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Bálint Kuzsinszky Archaeological Library
Address: 4 Záhony Street, Budapest, H-1031
Phone: +36-1-430-10-81 / 223
Code: B 1187
Type: special library, library of science I.
Librarian: Anna Keszthelyi

limited lending
reading room
in special circumstances photocopy
development list
Table of Contents Service

Opening hours:
Monday – Thursday: 9.00 – 15.30
Friday: 9.00 – 14.00

The most important subject areas:
Prehistoric, Ancient and Migration Period Archaeology, within these ages:
history of Budapest,
history of Hungarians and Hungary
World  history,
ancient – history of cities and towns,
economic and social history, military history,
art, architecture, religion, history, epigraphy, museumpedagogy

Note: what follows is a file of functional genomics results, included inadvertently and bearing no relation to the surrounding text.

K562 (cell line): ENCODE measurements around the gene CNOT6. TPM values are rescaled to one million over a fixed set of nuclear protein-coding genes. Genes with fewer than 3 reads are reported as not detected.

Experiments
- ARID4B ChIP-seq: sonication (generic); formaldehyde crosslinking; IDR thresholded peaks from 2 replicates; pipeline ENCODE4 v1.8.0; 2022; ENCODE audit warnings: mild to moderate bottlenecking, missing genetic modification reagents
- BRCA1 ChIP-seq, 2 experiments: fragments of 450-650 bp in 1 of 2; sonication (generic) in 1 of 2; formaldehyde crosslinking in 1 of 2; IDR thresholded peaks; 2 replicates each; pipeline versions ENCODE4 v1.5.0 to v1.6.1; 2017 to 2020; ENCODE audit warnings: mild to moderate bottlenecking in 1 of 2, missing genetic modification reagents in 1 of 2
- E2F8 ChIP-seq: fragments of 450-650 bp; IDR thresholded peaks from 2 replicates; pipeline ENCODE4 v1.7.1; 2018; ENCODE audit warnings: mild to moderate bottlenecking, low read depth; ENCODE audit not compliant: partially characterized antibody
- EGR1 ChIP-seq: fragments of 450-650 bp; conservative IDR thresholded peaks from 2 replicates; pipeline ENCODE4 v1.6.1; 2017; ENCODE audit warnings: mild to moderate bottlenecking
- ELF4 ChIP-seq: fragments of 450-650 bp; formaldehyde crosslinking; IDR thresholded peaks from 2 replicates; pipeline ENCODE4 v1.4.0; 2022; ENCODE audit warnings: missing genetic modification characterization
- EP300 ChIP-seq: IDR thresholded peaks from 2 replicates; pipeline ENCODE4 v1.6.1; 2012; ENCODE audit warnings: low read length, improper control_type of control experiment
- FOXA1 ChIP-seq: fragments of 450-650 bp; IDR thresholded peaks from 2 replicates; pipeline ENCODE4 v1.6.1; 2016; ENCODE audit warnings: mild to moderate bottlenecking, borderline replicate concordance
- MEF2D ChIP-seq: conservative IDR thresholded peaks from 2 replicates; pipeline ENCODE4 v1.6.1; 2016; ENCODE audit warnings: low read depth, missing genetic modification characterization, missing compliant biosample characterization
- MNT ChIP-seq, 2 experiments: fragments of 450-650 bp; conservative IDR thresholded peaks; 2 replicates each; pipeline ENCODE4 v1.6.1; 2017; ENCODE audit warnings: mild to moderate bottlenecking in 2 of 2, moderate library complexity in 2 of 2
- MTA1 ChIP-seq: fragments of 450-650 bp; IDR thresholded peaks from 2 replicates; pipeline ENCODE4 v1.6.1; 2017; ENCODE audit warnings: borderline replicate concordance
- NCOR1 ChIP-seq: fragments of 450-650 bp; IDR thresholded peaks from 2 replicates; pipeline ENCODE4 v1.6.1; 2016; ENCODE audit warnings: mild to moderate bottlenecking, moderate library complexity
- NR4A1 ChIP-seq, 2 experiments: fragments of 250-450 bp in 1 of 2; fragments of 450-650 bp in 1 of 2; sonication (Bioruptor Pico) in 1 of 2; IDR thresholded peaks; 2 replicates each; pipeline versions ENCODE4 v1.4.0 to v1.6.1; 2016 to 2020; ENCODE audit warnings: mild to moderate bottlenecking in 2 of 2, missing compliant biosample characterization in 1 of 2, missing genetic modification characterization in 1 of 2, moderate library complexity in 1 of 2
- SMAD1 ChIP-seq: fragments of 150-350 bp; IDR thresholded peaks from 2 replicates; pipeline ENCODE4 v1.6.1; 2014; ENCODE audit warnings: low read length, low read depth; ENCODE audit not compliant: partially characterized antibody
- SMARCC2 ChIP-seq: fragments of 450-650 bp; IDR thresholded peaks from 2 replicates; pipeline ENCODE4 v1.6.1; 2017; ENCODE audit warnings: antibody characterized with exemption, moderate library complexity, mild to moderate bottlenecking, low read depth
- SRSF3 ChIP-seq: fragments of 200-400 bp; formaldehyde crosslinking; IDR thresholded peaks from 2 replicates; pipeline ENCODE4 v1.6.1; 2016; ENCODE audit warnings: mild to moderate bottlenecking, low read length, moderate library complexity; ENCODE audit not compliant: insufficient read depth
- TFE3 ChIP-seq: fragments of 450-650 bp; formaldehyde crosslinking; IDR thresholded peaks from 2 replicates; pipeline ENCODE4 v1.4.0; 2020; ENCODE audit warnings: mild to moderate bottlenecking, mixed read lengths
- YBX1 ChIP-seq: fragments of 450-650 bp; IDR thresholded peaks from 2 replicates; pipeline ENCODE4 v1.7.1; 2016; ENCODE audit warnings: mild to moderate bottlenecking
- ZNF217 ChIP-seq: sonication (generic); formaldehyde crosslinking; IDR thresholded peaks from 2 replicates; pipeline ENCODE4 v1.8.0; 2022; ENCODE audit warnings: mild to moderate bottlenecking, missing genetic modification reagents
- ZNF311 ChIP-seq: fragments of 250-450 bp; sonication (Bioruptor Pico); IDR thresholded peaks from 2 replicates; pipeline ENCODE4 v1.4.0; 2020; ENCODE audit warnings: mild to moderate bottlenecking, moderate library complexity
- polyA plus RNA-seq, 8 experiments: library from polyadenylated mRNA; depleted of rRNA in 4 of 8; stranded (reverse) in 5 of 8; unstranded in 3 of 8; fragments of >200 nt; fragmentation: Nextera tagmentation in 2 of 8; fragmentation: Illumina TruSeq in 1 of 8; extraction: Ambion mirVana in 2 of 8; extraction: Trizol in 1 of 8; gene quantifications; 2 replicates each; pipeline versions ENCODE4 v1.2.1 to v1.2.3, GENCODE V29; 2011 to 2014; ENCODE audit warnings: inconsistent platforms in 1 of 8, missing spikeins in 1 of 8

The Budapest History Museum (BTM) has a single library but presently the departments of the museum may be found in three different locations. Aquincum was permitted to open its own library in 1992. Our collection is based on books transfered from the Károly Palace. As opportunity permitted, selection was based on books bearing the old Aquincum stamp and all books and journals required for the research being carried out by the museum’s staff. Unfortuantely, because of space limitations many useful books had to remain in the Archaeology Department library although there are lending possibilities. There are many books in our collection from the pre-war Aquincum museum library which are missing from other professional librarys. An important part of our library is made up of 90 volumes from our archival collection. An outstanding part of the library at Aquincum is composed of the Kuzsinszky collection donated by Kuzsinszky’s widow to the museum in 1939. Our library currently makes use of a catalogue organized in alphabetical order by storage place, author. and subject catalogue. In 2010 a computerized, integrated  system has been developped. At the moment, additions to the collections derive from exchanges carried out through the library of the BTM medieval department. We have also received many books as gifts through the mediation of the excellent international connections of many of the staff, not an irrelevant point of view given the present financial difficulties of museums in Hungary.